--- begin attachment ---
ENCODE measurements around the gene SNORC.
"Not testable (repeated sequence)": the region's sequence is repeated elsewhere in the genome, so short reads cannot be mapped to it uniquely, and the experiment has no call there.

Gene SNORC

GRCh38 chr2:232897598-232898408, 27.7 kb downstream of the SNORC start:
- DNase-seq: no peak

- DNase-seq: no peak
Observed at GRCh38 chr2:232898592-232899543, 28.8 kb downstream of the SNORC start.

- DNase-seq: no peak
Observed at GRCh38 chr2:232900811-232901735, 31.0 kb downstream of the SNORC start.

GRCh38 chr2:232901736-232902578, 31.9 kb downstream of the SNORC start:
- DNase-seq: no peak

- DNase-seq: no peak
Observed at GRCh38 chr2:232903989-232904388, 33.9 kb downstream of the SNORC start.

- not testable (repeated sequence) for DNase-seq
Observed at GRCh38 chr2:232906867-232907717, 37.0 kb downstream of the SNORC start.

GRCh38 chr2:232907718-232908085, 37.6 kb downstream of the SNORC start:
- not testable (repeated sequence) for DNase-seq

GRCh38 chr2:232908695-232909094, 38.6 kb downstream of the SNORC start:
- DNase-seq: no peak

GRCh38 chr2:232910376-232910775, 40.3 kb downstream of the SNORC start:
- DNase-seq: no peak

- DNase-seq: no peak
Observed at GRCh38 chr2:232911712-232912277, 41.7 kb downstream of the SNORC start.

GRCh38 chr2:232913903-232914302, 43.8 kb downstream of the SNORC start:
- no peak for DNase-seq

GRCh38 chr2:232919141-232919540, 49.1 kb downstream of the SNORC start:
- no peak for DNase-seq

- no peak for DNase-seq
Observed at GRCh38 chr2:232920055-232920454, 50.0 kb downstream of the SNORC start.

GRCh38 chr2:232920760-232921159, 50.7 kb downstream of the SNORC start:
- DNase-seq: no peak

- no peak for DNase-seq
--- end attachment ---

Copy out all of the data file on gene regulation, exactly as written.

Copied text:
ENCODE measurements around the gene SNORC.
"Not testable (repeated sequence)": the region's sequence is repeated elsewhere in the genome, so short reads cannot be mapped to it uniquely, and the experiment has no call there.

Gene SNORC

GRCh38 chr2:232897598-232898408, 27.7 kb downstream of the SNORC start:
- DNase-seq: no peak

- DNase-seq: no peak
Observed at GRCh38 chr2:232898592-232899543, 28.8 kb downstream of the SNORC start.

- DNase-seq: no peak
Observed at GRCh38 chr2:232900811-232901735, 31.0 kb downstream of the SNORC start.

GRCh38 chr2:232901736-232902578, 31.9 kb downstream of the SNORC start:
- DNase-seq: no peak

- DNase-seq: no peak
Observed at GRCh38 chr2:232903989-232904388, 33.9 kb downstream of the SNORC start.

- not testable (repeated sequence) for DNase-seq
Observed at GRCh38 chr2:232906867-232907717, 37.0 kb downstream of the SNORC start.

GRCh38 chr2:232907718-232908085, 37.6 kb downstream of the SNORC start:
- not testable (repeated sequence) for DNase-seq

GRCh38 chr2:232908695-232909094, 38.6 kb downstream of the SNORC start:
- DNase-seq: no peak

GRCh38 chr2:232910376-232910775, 40.3 kb downstream of the SNORC start:
- DNase-seq: no peak

- DNase-seq: no peak
Observed at GRCh38 chr2:232911712-232912277, 41.7 kb downstream of the SNORC start.

GRCh38 chr2:232913903-232914302, 43.8 kb downstream of the SNORC start:
- no peak for DNase-seq

GRCh38 chr2:232919141-232919540, 49.1 kb downstream of the SNORC start:
- no peak for DNase-seq

- no peak for DNase-seq
Observed at GRCh38 chr2:232920055-232920454, 50.0 kb downstream of the SNORC start.

GRCh38 chr2:232920760-232921159, 50.7 kb downstream of the SNORC start:
- DNase-seq: no peak

- no peak for DNase-seq